Saturday, 7 March 2015

Our Images of Jesus

There was a picture of Jesus that hung in one of the Church establishments I once stayed at. It was probably in a monastery but hung in the room where people met. I think it was once a famous rendition of Jesus as it was a copy of a painting by Walter Sallman. Some of you may have seem it but many may have not. In the portrait, which is comprised of umber, gold and bronze tones, Jesus sits in three-quarters profile, looking serenely into the distance, his light brown hair gleaming and brushed back from his face, highlighting his high cheekbones; his beard neatly trimmed and his light-coloured eyes softly yet intently focused on some point of reference off to his slight left field of vision.

This was the Jesus I saw in my dreams— the dreams in which he spoke with me outside in the gardens of that monastery, and at times near my father’s fruit trees when growing up. The eyes in the portrait were spooky and they could follow you when you moved around the room a bit like they say the painting of the Mona Lisa by Da Vinci does. The two things I remembered thinking about that portrait of Jesus at that time were how the picture of Jesus had survived all those “hundreds” of years, and I marvelled at how much Jesus looked like this mate of mine. I honestly thought that someone had painted Jesus when he was alive, and that a copy of it had survived to the 1970s, when it was copied for the rest of us. Sometimes the picture of Jesus we hold in our minds and in our hearts is really hard to shake, isn’t it?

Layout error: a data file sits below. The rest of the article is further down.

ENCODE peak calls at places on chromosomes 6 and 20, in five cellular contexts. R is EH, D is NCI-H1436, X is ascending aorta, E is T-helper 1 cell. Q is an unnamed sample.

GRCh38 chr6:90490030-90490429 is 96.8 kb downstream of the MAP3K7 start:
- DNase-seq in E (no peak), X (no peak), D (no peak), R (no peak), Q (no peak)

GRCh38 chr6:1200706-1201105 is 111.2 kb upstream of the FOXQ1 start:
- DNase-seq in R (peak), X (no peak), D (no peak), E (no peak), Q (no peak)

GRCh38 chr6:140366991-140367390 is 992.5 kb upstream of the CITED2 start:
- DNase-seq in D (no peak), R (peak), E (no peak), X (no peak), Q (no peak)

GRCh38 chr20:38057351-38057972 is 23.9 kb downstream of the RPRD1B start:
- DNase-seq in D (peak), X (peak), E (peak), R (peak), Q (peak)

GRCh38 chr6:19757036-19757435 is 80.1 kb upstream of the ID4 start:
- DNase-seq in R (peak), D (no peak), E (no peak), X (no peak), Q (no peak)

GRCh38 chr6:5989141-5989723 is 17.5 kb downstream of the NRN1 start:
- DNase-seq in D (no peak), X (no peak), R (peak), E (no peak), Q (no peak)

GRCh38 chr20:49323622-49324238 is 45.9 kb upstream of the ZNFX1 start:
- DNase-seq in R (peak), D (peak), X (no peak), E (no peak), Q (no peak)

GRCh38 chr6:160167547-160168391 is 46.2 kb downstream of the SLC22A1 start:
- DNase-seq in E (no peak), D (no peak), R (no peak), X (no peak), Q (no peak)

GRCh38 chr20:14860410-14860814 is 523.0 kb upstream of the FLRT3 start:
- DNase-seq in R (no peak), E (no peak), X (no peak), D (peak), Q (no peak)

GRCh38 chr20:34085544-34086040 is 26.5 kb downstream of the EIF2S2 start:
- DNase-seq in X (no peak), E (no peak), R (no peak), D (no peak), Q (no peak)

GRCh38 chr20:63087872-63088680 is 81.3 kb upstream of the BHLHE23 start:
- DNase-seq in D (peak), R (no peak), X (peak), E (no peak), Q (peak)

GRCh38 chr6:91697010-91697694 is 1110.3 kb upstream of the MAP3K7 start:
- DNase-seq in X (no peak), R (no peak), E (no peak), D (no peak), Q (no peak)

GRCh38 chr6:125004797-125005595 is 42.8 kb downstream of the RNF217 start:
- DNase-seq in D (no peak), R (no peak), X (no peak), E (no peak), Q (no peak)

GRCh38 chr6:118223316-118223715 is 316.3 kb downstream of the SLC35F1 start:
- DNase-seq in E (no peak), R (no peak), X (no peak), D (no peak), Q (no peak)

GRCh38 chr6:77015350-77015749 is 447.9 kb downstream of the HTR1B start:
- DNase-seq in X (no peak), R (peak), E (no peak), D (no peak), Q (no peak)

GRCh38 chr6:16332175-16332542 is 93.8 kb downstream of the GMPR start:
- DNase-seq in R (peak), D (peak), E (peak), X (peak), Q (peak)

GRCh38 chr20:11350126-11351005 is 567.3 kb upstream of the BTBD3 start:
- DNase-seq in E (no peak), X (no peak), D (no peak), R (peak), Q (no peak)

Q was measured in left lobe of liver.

But the Jesus in this story is so very different from that one. Hindsight is 20/ 20, and we humans understand much of life only in reverse and after the fact. Jesus’ disciples were no exception. This week’s gospel lesson from the fourth evangelist, John recounts Jesus’ dramatic cleansing of the temple in Jerusalem. There is a lot going on here, and you may want to look at some historical source material to set the stage fully and help your understanding. Oppression under the heel of the Roman Empire, the commoditisation of religion, and economic abuse of the marginalised fuel Jesus’ anger, and he makes mighty quick work of cleaning things up. What a sight that must have been! Think of how things generally go today when someone challenges established practices and authority. It is usually not too pretty. One only has to look at what’s happened to Professor Trigg’s who has bought to our attention in a report as to how we as a nation and especially our politicians are treating children in detention.

Jesus had some explaining to do, and the religious people ask him for a sign (in other words, “Who made you the big cheese, you marginal Rabbi Bogan from Galilee?”). Of course, in typical Jesus fashion, he gives them a sign that on the surface makes no sense at all. John in his Gospel is big on signs, so fortunately for us, we get an explanation. Many people still have a tough time getting what Jesus is all about, and Christians have not done the best job of sharing the good news and living out faith in love. Not everyone will understand or be open to the amazing grace and mercy that is so freely given. Paul makes that clear in the epistle lesson this week. People still want signs, seek wisdom, crave power, and ignore truth by looking for it in all the wrong places. Yet Christians celebrate what the world derides as foolishness, believing instead that nothing is impossible with God— not even redeeming this beautiful, broken creation with a crazy, amazing, incarnate love.

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